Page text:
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Saturday 10 June 2023 Dublin: 17°C
Facts via YouTube Some of the puppies rescued at Dublin Port earlier this year.
# Classified Ads
Online crackdown on 'rogue puppy-breeders'
Minimum standards have been launched for classified ad websites that allow pet sales.

Updated at 1.30pm

AN INITIATIVE HAS been launched introducing minimum standards for classified ad websites to ensure the welfare of animals being sold online is protected and any illegal activity is identified.

The minimum standards were launched yesterday by animal welfare organisations and websites that allow pet advertising.

The ISPCA has said the online sale of pets has been identified as a significant problem with rogue breeders breaking the law and in many cases compromising the welfare of the animals being offered for sale.

“In the absence of a ban, which would result in adverts appearing on unregulated websites likely based outside Ireland, it would make dealing with animal welfare issues extremely difficult and would do nothing to prevent the over production of puppies,” the society said.

FV23490 Fran Veale Minister Simon Coveney at the launch of the Irish Pet Advertising Advisory Group (IPAAG) Minimum Standards for online classified advertising websites. Fran Veale

As part of this initiative, the Irish Pet Advertising Advisory Group will also be providing an opportunity for buyers to be educated on what criteria to use to identify a responsible breeder. Websites that comply with the standards will provide links to the IPAAG website which will include information for the safe purchase of healthy dogs, cats, equines and exotic animals.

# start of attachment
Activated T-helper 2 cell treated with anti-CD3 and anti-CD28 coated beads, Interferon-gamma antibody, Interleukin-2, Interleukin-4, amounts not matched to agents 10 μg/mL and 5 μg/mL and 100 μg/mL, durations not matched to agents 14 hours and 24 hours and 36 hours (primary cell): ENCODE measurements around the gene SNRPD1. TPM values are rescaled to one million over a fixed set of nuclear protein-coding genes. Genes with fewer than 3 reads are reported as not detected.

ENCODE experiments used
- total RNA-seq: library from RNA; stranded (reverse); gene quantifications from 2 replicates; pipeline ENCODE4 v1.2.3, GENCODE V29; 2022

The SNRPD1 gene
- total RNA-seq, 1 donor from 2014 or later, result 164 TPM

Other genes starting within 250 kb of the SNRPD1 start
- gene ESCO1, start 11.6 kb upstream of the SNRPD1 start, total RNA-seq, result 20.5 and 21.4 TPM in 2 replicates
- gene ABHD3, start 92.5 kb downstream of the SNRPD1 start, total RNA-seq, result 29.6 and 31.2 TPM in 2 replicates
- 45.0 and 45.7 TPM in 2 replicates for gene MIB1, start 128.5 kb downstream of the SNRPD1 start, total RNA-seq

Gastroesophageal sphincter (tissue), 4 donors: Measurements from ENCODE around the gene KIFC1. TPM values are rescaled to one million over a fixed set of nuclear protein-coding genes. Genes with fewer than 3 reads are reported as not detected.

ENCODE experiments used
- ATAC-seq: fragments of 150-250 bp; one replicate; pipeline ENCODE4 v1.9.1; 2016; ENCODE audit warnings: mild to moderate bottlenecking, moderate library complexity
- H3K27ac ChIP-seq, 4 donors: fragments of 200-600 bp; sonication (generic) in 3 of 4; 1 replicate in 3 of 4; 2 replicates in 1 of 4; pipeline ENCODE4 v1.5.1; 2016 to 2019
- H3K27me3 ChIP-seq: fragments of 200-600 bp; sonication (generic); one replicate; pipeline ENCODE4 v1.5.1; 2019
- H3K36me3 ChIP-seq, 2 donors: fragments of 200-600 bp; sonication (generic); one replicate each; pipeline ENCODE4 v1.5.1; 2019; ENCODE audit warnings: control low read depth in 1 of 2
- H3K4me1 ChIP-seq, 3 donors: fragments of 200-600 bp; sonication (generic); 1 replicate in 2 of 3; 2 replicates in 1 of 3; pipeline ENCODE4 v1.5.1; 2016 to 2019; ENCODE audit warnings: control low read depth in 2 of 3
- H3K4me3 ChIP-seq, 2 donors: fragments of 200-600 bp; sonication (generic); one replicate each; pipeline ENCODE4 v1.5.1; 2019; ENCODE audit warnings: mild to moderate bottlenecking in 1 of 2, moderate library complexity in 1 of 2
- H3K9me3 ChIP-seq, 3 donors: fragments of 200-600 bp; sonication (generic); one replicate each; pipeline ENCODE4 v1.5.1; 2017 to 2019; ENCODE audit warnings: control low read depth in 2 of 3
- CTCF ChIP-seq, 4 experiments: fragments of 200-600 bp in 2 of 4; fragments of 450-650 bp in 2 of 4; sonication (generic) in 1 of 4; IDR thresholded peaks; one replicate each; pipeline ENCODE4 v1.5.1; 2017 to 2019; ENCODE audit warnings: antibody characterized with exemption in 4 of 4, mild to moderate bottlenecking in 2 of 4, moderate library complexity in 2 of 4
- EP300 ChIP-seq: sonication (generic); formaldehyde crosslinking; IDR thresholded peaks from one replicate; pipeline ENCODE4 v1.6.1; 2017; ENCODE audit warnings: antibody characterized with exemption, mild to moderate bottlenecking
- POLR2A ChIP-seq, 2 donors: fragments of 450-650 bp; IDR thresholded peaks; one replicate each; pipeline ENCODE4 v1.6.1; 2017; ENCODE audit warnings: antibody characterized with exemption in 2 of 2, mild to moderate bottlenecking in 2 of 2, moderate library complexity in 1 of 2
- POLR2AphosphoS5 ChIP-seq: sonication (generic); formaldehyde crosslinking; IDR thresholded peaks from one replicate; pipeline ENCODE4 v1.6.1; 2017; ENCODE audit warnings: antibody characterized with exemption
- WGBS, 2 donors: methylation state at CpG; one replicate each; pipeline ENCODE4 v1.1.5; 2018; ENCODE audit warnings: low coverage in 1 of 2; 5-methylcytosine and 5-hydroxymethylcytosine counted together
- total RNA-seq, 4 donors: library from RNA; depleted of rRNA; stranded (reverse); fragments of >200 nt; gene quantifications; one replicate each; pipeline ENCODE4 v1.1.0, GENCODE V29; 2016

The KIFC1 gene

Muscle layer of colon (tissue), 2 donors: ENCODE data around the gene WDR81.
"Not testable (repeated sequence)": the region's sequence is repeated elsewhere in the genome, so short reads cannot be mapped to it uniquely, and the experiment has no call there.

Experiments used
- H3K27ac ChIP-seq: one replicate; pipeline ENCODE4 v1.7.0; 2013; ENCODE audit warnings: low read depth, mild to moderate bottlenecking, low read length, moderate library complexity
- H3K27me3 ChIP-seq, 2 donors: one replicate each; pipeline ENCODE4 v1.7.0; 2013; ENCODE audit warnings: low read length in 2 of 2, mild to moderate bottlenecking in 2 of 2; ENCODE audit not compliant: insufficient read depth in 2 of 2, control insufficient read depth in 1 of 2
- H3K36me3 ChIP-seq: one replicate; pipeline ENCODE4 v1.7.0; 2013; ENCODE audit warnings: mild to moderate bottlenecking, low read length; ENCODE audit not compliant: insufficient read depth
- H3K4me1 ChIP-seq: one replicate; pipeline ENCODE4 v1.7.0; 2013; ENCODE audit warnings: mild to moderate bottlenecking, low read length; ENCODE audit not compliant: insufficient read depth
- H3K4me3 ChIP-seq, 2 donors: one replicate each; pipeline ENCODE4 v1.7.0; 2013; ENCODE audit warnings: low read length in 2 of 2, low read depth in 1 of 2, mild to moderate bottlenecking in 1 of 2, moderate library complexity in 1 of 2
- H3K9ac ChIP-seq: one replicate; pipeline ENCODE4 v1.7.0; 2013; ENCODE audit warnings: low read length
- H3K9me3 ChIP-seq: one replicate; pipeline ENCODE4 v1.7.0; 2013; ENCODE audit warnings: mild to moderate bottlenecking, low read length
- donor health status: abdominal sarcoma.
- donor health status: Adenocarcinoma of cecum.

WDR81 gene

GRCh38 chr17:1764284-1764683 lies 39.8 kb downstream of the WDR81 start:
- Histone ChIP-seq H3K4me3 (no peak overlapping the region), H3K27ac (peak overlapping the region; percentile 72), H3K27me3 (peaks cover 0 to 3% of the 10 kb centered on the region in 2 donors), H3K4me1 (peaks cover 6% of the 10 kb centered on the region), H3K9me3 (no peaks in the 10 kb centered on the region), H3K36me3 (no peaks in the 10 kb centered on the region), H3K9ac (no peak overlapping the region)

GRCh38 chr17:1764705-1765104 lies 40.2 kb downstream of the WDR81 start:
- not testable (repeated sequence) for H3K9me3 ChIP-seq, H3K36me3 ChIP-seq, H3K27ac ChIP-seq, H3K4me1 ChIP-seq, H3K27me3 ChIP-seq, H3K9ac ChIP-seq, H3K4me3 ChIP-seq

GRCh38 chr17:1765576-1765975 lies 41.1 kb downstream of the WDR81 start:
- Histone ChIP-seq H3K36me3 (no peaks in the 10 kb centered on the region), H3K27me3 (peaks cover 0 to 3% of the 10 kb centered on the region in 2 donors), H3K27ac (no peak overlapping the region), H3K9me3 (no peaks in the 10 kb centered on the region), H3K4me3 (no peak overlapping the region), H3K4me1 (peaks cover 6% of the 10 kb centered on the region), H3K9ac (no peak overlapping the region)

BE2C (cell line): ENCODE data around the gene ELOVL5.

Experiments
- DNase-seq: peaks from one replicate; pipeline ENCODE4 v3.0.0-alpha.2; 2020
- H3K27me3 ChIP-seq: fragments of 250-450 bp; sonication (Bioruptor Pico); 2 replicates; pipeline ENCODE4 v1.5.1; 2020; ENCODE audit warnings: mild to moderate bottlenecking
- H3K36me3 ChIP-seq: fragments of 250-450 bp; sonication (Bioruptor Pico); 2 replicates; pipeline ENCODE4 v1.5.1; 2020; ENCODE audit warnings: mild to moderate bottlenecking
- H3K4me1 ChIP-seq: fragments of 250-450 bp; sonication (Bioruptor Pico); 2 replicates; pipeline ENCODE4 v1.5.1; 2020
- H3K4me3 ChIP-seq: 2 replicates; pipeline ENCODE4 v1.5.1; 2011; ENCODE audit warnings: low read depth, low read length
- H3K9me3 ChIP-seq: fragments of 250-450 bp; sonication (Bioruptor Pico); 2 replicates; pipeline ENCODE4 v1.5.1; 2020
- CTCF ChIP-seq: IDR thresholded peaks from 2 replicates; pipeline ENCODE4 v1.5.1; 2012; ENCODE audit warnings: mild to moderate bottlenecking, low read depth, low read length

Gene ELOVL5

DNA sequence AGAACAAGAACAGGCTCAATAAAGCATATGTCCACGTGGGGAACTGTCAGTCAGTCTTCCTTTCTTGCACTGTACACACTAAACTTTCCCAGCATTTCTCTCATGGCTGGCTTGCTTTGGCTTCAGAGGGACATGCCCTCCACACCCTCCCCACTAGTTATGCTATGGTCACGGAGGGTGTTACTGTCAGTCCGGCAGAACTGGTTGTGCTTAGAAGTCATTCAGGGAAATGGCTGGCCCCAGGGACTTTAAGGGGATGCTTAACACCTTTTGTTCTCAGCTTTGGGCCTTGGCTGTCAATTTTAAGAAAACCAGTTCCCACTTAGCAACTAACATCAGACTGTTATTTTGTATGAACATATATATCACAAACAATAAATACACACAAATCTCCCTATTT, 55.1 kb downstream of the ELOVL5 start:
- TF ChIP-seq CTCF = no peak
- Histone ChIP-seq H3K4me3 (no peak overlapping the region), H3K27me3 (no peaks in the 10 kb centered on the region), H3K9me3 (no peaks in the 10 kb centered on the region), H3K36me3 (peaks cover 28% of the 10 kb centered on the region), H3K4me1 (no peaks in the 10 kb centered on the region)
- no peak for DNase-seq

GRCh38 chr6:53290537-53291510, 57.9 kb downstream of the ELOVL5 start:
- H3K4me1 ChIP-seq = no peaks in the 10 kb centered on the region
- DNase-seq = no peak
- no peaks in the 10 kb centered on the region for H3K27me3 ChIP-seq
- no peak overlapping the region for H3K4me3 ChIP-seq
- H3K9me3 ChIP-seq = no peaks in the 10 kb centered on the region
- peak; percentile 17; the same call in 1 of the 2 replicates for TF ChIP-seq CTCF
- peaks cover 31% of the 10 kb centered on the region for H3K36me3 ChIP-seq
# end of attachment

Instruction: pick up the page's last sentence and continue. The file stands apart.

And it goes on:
FV12078 (1) Fran Veale Lord Mayor Christy Burke at the launch. Fran Veale

“As someone committed to animal welfare I would always encourage prospective pet owners to rehome a rescue animal from a shelter or pound but we recognise that people will often turn to their computers when looking to buy or sell almost anything including pets,” commented CEO of the ISPCA, Dr Andrew Kelly.

“Website advertisers complying with IPAAG minimum standards is the first step to solving the issues that relate to the online sale of pets, enabling prospective pet owners to buy a healthily bred pet with confidence. The ISPCA and our colleagues in animal welfare regularly hear from people who have purchased a pet online only for it to fall sick or die soon after, which is awful for the animal concerned and heart breaking for the owners.”

Read: DSPCA calls on DoneDeal to stop selling animals after investigation into online trading>

Read: People are still buying rabbits and chicks ‘on a whim’ at Easter>

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